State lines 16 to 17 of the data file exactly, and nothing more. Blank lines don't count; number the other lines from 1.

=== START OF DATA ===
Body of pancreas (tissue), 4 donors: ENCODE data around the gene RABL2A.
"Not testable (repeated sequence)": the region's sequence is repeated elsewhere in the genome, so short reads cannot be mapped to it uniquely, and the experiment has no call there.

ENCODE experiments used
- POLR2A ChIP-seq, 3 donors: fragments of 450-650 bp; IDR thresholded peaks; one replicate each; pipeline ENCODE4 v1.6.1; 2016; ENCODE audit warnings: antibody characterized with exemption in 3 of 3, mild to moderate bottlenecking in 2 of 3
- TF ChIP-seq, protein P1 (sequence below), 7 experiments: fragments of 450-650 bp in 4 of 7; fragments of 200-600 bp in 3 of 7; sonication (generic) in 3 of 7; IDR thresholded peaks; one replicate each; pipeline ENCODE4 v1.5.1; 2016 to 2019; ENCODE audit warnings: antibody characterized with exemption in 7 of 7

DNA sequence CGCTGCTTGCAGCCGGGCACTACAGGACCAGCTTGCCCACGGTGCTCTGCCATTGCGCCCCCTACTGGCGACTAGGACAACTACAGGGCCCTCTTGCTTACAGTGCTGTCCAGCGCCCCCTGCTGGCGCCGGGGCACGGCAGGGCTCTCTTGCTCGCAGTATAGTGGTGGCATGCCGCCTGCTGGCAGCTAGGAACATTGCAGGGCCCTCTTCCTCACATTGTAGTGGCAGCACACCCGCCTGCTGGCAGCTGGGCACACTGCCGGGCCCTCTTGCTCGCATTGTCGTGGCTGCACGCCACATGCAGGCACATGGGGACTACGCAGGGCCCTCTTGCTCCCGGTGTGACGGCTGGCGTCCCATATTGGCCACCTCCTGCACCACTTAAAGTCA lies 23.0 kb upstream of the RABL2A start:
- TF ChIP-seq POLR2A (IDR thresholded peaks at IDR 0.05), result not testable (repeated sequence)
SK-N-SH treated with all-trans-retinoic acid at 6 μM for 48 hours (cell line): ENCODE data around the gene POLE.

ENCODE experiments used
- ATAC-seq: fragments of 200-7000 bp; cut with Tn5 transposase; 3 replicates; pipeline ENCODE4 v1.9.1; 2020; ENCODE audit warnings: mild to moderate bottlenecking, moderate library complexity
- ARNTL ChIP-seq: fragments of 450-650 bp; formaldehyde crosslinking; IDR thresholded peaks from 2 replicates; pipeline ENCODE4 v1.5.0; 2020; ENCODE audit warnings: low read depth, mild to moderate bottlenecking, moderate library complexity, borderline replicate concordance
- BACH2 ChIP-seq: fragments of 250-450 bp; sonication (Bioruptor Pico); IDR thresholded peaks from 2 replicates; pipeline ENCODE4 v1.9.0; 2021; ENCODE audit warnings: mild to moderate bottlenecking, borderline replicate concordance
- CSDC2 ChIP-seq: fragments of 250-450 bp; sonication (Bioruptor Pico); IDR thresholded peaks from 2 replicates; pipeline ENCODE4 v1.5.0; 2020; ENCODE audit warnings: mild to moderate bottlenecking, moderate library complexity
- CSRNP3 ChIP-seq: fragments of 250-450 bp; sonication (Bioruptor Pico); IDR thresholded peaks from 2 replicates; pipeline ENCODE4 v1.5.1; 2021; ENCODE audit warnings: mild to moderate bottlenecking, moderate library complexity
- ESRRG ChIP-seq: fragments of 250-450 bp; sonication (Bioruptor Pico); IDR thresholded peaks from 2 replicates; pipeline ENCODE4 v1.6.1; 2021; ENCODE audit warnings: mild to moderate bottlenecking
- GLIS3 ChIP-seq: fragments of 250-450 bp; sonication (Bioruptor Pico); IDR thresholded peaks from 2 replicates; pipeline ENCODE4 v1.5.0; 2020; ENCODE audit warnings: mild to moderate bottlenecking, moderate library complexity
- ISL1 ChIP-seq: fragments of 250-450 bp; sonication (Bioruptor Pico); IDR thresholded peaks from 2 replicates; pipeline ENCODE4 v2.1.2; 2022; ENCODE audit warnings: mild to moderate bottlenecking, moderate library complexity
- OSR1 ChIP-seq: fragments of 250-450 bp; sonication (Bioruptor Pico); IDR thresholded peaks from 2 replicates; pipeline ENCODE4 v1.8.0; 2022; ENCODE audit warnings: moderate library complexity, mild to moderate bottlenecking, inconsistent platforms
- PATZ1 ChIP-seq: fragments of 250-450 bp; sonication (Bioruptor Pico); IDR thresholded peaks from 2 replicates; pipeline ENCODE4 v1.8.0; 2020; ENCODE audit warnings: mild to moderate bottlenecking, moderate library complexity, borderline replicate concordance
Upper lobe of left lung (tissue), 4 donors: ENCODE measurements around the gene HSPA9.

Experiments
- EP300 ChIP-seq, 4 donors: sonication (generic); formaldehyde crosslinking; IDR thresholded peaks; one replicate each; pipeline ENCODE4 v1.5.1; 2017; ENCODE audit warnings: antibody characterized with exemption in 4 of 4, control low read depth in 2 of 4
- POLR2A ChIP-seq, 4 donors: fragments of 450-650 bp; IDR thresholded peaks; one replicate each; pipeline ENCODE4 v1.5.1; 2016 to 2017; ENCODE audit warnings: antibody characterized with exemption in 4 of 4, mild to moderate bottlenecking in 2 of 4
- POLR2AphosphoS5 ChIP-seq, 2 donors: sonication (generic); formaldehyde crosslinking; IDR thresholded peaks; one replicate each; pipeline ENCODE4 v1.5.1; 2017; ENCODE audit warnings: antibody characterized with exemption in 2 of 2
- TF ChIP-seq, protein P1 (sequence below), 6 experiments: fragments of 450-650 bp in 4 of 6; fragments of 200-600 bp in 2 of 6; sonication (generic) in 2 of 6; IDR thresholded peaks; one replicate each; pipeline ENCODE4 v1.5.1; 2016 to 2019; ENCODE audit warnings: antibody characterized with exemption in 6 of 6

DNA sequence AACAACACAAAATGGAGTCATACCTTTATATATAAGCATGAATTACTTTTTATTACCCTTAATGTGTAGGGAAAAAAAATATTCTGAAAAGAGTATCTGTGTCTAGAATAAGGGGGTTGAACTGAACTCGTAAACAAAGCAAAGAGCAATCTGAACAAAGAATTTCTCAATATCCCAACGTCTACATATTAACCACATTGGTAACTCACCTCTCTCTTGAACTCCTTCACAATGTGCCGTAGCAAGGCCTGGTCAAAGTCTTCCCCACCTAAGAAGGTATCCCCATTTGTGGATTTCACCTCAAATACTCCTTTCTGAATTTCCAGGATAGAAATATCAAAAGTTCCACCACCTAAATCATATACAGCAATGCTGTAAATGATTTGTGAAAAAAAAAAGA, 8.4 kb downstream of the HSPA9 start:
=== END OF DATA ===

- GLIS3 ChIP-seq: fragments of 250-450 bp; sonication (Bioruptor Pico); IDR thresholded peaks from 2 replicates; pipeline ENCODE4 v1.5.0; 2020; ENCODE audit warnings: mild to moderate bottlenecking, moderate library complexity
- ISL1 ChIP-seq: fragments of 250-450 bp; sonication (Bioruptor Pico); IDR thresholded peaks from 2 replicates; pipeline ENCODE4 v2.1.2; 2022; ENCODE audit warnings: mild to moderate bottlenecking, moderate library complexity